Also in 2005, North Carolina State accepted 23 athletes as part of a "special consideration process" it says is designed to admit students "with exceptional talents in areas important to the university community." Eight, or 35 percent, graduated, according to a registrar's report presented in April to the Board of Trustees. Two went pro, 10 withdrew in good academic standing, two left as ineligible and one was suspended.
Twenty-three of the 41 (56 percent) specially considered athletes who entered N.C. State over the next two years -- 2006 and 2007 -- had graduated by March 20 this year.
The university's most recent Graduation Success Rate for all of its roughly 550 athletes is 77 percent. "The number we want big is, of course, graduation," said Carrie Leger, director of N.C. State's academic support program for athletes. "We can't control when people leave or transfer or have a chance to go professional."
At Illinois, 88 athletes were endorsed by a special admissions committee for enrollment in the fall of 2008. By the spring of 2011, 17 were no longer at the university, according to a report obtained under a public records law.
By comparison, 54 of 55 other Illinois athletes -- who were admitted through regular channels in the same period -- remained at the school.
Stacey Kostell, the Illinois undergraduate admissions director, said that while the university has an excellent record of retaining athletes, some inevitably leave. "There are particular sports where students leave for professional opportunities," she said.
Special-admit athletes are part of the ultracompetitive college sports landscape. Schools that don't make admissions allowances risk losing out on recruits who enable them to succeed in football and men's basketball, the programs with the best chance to make money.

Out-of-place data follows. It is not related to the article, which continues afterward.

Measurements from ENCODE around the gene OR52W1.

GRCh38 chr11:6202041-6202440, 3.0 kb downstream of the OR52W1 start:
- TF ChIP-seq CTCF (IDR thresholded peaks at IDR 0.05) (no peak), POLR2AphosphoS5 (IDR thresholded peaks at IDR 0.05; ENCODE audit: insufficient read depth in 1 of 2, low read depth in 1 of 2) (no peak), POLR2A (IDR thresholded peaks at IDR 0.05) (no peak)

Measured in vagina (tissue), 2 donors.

But some athletes clearly struggle with their classwork. In recent years, at least a few ACC special admits have been found -- once they arrived in college -- to read at an elementary school level, according to conference sources. The schools redacted players' names and won't discuss individual cases to comply with federal privacy law.
Attention to academics
The issue of athletes' academic performances has come increasingly under media scrutiny. This year, a University of North Carolina internal review found what the university called "irregularities" -- including academic fraud and poor oversight -- in courses taken by athletes and others in the African and Afro-American Studies department.
The Knight Commission on Intercollegiate Athletics, a watchdog group, has expressed concern about institutions lowering academic requirements for many athletes but not for comparable numbers of other students who might be artists or dancers, or possess other skills.
Some of the schools' records hint at the steep challenges faced by special admits to keep pace when their academic qualifications are notably lower than other entering students.